Trust Should Be No Issue for Iran Deal

Every news piece on the P5+1’s negotiation with Iran never neglects to remind us that the West has suspicions about Iran’s uranium enrichment and that Tehran denies the allegations that their civilian program is a cover for making nukes. We also hear of how difficult these negotiations are due to decades of distrust between the U.S. and Iran. Mark Hibbs sums it up saying, “The powers are asking Iran to do a lot of things because they don’t trust Iran,” and “Iran hasn’t agreed to do some of these things because they don’t trust the powers.” I can certainly understand Iran being skeptical of the West’s intentions but what I don’t get is how the U.S. can claim Iran is so untrustworthy when it has completely kept the interim nuclear agreement. The IAEA’s monthly report on Iran confirms its adherence to the terms of that agreement’s extension. Why is it that Iran can do all that has been asked of it and yet gets no credit for this?

Okay, an objector might say, Iran may be keeping its word but the trust issue has always been more about the underground nature of their nuclear program’s development. That’s the position of General Hugh Shelton, the 14th chairman of the Joint Chiefs of Staff. “Since the 1990s, Iran has hoodwinked the international community over its nuclear program time and time again,” Shelton writes. There can be no give-and-take when negotiating with those shady Iranians since any “concessions by the international community will only encourage the mullahs to resort to deceit, denial and concealment again.” True, Iran had to be secretive about progressing on its civilian program but, as Josh Ruebner notes, this was only “a posture ineluctably adopted after the Reagan administration aggressively denied Iran access to nuclear technology permitted to it as a signatory of the Nuclear Nonproliferation Treaty.” Washington violated the NPT by this prohibition and Iran was forced to go below the radar to secure the peaceful technology to which it was entitled.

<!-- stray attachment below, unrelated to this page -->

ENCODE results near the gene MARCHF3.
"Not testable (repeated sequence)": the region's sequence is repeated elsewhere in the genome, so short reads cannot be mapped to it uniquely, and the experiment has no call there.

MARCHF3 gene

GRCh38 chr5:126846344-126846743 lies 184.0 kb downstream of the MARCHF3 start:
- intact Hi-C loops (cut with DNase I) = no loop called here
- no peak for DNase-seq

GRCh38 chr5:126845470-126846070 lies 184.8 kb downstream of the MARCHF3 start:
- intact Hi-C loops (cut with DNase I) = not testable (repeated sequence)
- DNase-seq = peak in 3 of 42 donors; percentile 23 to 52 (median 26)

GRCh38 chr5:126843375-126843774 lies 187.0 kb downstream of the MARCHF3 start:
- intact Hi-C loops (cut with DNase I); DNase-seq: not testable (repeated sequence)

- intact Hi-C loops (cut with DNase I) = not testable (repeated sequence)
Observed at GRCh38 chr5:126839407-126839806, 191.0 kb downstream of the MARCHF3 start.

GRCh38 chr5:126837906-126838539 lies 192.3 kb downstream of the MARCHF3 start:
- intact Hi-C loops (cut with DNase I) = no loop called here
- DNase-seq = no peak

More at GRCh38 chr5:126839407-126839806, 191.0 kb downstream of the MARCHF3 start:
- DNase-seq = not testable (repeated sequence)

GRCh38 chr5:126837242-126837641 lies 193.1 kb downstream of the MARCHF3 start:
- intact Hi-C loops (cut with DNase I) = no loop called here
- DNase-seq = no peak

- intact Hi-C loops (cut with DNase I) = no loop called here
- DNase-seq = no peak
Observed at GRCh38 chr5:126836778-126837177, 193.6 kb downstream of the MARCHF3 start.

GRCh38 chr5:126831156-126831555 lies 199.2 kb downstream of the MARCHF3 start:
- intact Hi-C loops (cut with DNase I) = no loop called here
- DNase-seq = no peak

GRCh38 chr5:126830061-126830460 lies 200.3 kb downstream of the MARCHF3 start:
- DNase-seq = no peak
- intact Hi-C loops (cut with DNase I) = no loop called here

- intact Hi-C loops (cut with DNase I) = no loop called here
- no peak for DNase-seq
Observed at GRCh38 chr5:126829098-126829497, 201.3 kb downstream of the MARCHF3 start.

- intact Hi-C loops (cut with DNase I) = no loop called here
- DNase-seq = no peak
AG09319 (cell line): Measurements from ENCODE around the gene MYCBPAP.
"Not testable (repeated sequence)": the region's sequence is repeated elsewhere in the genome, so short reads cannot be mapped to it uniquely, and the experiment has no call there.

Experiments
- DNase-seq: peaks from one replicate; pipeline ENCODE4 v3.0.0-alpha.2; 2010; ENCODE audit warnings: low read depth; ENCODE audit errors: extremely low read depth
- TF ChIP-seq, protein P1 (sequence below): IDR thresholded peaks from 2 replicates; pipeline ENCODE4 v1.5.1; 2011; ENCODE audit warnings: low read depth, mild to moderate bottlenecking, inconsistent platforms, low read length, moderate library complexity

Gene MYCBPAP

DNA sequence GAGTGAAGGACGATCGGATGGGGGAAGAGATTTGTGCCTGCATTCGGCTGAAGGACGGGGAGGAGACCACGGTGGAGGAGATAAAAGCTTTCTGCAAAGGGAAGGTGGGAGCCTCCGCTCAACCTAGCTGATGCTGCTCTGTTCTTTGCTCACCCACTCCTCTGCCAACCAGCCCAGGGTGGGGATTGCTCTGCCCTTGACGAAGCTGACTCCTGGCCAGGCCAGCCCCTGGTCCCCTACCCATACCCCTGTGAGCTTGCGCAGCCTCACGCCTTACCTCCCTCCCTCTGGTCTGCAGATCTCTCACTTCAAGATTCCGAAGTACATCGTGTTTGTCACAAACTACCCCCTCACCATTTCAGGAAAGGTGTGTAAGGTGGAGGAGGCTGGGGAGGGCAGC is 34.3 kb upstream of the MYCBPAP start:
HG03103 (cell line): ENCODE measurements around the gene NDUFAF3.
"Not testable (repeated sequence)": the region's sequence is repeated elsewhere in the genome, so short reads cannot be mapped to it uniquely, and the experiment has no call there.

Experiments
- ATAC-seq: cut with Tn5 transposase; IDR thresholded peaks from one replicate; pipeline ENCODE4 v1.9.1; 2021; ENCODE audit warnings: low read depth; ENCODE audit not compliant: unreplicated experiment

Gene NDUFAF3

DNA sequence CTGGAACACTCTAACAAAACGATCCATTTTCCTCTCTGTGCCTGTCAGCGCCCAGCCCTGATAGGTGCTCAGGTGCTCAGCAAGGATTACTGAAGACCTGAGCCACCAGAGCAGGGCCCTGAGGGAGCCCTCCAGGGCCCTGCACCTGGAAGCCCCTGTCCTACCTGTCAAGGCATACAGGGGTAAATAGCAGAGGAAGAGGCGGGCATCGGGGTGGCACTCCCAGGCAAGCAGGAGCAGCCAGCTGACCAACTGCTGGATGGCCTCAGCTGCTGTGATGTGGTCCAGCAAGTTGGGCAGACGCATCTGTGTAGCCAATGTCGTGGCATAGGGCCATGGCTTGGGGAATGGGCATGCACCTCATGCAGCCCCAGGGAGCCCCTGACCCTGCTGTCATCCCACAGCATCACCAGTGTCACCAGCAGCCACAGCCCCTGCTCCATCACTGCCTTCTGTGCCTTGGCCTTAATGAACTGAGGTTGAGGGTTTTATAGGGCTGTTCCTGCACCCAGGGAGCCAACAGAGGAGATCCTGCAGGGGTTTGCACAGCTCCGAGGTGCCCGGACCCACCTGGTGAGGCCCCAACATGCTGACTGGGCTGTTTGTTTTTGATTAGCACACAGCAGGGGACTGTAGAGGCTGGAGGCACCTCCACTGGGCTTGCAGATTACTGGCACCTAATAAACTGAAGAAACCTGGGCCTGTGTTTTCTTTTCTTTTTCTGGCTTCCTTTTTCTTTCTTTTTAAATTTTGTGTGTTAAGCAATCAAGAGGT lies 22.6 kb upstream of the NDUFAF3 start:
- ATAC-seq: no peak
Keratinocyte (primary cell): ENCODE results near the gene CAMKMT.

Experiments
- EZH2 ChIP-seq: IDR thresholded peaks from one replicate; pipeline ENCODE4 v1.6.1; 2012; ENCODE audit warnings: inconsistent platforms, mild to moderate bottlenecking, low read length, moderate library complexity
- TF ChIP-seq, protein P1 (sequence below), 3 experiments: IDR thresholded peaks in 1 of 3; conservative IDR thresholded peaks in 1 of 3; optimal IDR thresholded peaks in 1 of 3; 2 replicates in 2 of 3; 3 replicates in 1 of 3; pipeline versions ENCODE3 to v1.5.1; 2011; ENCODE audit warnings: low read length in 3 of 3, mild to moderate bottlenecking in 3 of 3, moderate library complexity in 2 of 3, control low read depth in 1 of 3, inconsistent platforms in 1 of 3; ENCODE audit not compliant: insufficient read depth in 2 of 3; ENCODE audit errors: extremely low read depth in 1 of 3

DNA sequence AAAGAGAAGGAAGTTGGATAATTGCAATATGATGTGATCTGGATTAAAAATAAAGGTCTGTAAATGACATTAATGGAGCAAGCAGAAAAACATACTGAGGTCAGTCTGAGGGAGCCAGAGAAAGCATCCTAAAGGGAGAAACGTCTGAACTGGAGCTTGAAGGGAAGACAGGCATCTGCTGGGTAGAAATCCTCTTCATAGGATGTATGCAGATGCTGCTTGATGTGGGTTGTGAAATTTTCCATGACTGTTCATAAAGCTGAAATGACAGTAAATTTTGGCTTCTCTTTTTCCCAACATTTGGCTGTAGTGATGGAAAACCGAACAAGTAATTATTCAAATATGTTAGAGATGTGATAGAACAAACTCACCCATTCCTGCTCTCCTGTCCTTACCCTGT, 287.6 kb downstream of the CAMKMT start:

But here’s the biggest reason why Washington’s suspicions and mistrust are way off base: Iran had the ability to build nukes for years before the Obama administration enacted crushing sanctions and Supreme Leader Khameini never chose to make a mad dash for nukes. “While many in the policy community have not been able to bring themselves to accept this fact, the U.S. intelligence community has insisted clearly and consistently since 2008 that Iran has the capability to build a bomb,” writes Graham Allison. In a Wikileaks cable detailing the discussions at a meeting of international nuclear experts in April 2009 the U.S. representative states “Iran had now demonstrated centrifuge operations such that it had the technical ability to produce highly enriched uranium (HEU) if it so chose.” Ah, but Iran only refrained because they feared the U.S.’s military option, you say? Not likely—Iran would have thought all such threats a bluff since the U.S. wasn’t about to open up a third front in the Middle East.